until her death, the girl scouts was her primary cause. she said she had been a scout her whole life, because she grew up camping and spent times outdoors and she wanted girls especially in the victorian era and beyond to get outside and to enjoy and be more than ornamental. rick: wasn't she good with a gun too? margaret: she did have a few pistols. and they're in the library. she was a hunter. she was an equestrian. she was a marksman. she was -- thank you. yes. really dynamic. rick: if you're going to be president it's good to have one , of those. >> you might need it. >> i'll remind you if you haven't sent up your questions , because obviously we would like to hear them answer what -- but i want to ask interesting in that time you would move from iowa to california. it's not as easy as it is today. whereas your grandmother was
born, raised, and died in the same house essentially. wasn't that house in independence the family home? clifton: born in a different house. rick: very nearby. clifton: the house that we know as truman home was her grandfather's house originally. george porterfield gates built that house. bought the house -- the house dates back to pre-civil war. >> it's a great house. clifton: it's like one story. in 1885, george porterfield gates, who had made a good living of the wagoner gates milling company and was one of the wealthiest men in town just add it all to the victorian -- built it up from what it was. she was born in her parents' house, which was nearby, but spent much of her life in the gates house in what became the truman home. her father committed suicide when she was 18 years old.
the family first went to colorado for a year. the stigma being much worse in those days. everybody left town for a year and then came back and moved in with her grandfather, and that's the house she called home for the rest of her life. 20 -97, 77 years in that house. >> that event really shaped -- we talked about this. it shaped about how bess interacted with the press and the public, because of the experience she went through when she was so young. clifton: and my grandfather was very careful because of that. of her because of that. he didn't want that coming out. her father was, in many respects, a wonderful guy. apparently, his funeral in independence was one of the biggest the town had ever seen. he would give you the shirt off his back. he was just a nice, nice human being. he never had the career he wanted. he was a politician. a would-be politician. son of a former mayor of independence.
he never could seem to make headway, and he was never really a temperate man, and as things got worse, he was always in debt. borrowing money from his father-in-law, which is very hard for him. and as things got worse and worse, he drank more and more and woke up one morning in 1903 and got dressed and went to the bathroom upstairs in the house and put a gun to his head. and nobody saw it coming. in those days, you -- madge gates wallace his wife, a dutiful wife of the time, did not question what condition he was in. where the money was coming from. what was going on. she nursed him through one hangover after another and everybody was absolutely stunned when he killed himself. my grandmother was furious. she loved him dearly. he was her best friend. he left without a word, without an explanation, and she was hurt by that the rest of her life. that's where some of -- quite a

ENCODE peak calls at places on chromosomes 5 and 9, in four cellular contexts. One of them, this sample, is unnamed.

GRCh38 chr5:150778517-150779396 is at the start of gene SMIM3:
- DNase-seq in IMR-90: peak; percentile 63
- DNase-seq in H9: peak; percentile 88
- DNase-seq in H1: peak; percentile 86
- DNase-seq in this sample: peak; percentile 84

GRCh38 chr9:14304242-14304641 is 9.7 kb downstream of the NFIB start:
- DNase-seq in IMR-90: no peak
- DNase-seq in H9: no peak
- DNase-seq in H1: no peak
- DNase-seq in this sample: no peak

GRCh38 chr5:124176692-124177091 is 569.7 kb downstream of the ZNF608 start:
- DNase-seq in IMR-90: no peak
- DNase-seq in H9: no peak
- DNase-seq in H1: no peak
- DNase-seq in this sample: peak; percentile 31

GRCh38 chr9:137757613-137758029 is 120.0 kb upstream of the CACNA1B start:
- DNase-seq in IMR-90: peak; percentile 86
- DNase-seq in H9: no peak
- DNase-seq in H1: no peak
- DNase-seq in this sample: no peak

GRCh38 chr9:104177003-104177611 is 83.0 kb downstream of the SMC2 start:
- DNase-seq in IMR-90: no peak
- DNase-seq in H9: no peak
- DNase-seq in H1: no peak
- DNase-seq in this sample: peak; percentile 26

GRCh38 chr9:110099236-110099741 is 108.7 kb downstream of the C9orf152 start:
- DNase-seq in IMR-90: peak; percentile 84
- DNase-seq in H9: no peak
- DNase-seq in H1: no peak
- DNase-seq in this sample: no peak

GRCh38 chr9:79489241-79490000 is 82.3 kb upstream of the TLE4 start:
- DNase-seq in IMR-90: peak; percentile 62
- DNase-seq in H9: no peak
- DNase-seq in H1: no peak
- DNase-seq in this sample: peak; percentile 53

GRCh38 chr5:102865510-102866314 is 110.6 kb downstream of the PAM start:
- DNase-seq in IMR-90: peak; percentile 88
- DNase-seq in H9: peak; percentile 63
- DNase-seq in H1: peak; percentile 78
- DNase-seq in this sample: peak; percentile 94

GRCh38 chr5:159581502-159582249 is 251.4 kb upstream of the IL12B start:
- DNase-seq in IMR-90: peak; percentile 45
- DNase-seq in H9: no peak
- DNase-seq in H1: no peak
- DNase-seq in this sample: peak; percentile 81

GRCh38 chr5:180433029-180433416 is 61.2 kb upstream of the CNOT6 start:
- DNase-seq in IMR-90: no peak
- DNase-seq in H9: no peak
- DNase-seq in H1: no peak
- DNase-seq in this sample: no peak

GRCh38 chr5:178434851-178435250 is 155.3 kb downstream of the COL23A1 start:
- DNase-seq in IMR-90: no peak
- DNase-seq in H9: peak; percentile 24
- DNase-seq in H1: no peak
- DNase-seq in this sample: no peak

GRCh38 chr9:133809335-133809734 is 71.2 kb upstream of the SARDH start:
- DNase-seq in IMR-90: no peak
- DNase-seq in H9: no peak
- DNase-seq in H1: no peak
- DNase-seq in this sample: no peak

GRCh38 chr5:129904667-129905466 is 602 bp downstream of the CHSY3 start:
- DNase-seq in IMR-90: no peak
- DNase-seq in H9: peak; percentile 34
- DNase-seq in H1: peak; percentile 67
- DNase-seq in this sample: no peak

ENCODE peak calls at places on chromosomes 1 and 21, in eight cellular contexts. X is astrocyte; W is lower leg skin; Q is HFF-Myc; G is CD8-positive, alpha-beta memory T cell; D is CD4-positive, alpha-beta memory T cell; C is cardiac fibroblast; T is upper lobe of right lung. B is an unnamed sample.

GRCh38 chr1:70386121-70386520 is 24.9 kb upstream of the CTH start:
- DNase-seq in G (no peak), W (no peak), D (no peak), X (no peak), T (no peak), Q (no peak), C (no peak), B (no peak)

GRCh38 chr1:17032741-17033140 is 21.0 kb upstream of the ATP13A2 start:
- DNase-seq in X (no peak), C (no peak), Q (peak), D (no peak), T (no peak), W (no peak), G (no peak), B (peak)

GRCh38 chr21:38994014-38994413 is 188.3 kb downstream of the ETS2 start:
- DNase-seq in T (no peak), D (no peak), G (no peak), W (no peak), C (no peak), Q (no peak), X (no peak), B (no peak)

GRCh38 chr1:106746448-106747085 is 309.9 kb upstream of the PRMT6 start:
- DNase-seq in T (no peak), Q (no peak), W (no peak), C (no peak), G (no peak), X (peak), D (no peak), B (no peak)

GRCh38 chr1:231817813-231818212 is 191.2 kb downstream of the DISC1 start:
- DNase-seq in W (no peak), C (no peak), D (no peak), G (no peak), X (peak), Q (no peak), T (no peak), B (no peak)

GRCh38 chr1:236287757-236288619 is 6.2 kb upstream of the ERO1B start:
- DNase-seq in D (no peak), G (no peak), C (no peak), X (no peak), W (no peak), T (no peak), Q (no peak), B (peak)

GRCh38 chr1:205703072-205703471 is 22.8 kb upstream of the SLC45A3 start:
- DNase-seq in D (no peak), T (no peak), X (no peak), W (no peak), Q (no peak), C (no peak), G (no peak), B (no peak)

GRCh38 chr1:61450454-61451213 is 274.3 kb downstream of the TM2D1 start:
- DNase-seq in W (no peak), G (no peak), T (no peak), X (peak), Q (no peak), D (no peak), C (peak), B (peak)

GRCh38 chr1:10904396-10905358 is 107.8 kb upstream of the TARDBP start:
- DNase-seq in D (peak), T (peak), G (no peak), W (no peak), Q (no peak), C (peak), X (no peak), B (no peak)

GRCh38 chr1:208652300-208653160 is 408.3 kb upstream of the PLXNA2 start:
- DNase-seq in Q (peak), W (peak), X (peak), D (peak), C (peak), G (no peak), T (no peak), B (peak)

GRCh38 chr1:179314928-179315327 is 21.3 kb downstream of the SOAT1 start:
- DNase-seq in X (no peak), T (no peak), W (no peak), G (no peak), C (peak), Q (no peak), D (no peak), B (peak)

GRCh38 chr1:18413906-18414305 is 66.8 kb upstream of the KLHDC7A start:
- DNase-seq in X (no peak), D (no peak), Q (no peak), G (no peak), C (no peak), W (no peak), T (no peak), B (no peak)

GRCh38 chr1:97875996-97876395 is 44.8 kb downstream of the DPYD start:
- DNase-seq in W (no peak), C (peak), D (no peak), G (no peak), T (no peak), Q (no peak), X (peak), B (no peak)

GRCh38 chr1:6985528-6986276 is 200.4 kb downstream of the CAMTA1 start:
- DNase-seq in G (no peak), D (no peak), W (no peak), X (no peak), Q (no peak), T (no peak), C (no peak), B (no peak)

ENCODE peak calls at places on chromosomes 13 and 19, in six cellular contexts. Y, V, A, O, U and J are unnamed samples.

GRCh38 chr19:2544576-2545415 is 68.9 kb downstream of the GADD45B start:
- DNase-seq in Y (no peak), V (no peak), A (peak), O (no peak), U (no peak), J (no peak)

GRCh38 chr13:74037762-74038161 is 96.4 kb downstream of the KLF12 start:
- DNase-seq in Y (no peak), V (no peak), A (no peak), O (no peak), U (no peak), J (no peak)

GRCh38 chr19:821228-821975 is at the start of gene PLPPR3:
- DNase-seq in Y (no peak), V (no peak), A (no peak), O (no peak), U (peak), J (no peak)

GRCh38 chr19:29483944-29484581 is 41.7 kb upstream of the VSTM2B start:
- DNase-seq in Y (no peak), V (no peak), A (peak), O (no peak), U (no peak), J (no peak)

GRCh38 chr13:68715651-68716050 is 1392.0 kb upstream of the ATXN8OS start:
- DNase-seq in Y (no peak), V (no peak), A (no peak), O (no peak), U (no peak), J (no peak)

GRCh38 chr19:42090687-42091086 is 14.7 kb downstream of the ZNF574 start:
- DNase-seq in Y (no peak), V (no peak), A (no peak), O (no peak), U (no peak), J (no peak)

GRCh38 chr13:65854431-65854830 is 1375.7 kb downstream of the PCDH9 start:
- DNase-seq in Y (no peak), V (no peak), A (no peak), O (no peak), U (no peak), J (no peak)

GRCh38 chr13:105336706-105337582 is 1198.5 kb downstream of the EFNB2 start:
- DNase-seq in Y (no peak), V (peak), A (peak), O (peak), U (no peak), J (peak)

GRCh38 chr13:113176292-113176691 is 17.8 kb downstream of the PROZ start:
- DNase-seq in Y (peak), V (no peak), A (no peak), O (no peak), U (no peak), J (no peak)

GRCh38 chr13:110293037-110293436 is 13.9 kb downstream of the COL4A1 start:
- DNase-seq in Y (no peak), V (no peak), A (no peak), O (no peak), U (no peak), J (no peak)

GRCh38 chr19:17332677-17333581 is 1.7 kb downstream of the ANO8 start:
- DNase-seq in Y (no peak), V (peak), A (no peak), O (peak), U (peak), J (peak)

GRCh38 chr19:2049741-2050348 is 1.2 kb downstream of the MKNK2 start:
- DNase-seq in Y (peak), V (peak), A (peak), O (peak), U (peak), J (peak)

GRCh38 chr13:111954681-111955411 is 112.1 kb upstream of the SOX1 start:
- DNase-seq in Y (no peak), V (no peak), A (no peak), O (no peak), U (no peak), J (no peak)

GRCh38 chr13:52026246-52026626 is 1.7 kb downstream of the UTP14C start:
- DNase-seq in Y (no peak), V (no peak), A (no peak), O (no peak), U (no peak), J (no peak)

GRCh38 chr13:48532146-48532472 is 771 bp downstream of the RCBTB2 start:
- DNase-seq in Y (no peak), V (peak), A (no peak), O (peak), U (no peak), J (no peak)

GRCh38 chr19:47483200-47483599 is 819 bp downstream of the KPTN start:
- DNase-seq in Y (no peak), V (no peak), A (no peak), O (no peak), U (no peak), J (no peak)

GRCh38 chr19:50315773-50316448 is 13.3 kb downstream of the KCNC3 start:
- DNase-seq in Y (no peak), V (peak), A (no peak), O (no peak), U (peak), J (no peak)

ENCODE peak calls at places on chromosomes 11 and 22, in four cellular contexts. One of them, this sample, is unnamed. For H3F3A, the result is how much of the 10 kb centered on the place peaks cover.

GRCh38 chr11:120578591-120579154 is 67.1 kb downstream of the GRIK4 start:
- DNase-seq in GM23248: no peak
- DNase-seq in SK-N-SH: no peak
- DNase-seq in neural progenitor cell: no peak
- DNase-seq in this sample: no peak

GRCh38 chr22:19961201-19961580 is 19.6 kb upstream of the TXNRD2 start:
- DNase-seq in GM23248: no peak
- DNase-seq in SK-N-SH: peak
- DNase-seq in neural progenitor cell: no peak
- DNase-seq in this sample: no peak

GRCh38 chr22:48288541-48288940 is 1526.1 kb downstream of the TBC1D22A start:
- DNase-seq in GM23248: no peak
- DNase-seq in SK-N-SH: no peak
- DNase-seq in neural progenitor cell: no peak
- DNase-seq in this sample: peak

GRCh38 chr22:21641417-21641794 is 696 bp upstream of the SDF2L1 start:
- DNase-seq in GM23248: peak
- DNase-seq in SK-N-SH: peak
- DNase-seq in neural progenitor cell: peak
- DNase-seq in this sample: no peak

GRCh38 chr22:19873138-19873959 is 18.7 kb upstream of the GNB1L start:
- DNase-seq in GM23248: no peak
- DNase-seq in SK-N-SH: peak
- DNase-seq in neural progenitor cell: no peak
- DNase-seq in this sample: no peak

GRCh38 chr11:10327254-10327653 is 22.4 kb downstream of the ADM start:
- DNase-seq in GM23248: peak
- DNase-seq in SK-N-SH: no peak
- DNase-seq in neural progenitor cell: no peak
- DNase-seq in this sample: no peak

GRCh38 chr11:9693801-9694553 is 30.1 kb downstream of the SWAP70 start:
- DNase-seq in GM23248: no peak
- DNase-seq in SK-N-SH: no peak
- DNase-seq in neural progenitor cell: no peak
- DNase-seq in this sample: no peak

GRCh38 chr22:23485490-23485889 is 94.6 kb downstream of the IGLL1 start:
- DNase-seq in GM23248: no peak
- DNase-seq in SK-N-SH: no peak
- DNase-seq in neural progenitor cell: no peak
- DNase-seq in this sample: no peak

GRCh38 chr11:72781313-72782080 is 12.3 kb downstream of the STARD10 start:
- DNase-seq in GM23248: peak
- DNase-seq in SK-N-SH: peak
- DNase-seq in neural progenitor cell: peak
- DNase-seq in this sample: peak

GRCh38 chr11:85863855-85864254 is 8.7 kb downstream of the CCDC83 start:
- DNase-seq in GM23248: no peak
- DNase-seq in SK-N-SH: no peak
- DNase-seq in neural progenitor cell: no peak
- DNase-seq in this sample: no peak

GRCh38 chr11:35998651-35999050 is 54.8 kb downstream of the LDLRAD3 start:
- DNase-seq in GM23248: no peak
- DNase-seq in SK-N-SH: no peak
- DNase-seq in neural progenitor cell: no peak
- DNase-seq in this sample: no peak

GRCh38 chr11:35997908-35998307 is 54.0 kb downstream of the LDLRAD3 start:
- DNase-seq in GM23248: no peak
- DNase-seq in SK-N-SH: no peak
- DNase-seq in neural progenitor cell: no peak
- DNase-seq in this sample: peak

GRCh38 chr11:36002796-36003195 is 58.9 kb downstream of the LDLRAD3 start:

lot of the privacy comes from. rick: that's an interesting insight. and then to move to betty ford and the almost diametrically opposed way that she dealt with some very personal, hurtful issues in her life, where bess truman and the president were willing enough to keep her pulled back. of course, it was a different time, too. by the 1970s, your mom broke the mold when it came to talking to the press. in fact, being a member of not covering at that point, she may have given up more information than they knew what to do with at times. [laughter] susan: and more information than i would have liked out for some things. i mean, the whole breast cancer issue -- i am so grateful that she opened up and was honest about that and what she's done to change women's health care.
and just the fact that she didn't say 'i'm having female problems.' the press wouldn't -- the press back then wouldn't have said 'so tell us the truth. what's really going on?' the press would not have done that then. she could have gotten away with saying 'female problems.' but she also gave them details of that that she had a mastectomy. how much lymph node involvement there was an all of those things. the other side of it is when she did the -- interview and said i wouldn't be surprised if my daughter had an affair. [laughter] we could have left that alone, because of the boys lined up at the gate, going you got a hussy of a daughter out there. [laughter] >> as we were joking, i think i was one of them. [laughter] >> clifton and i are the same age.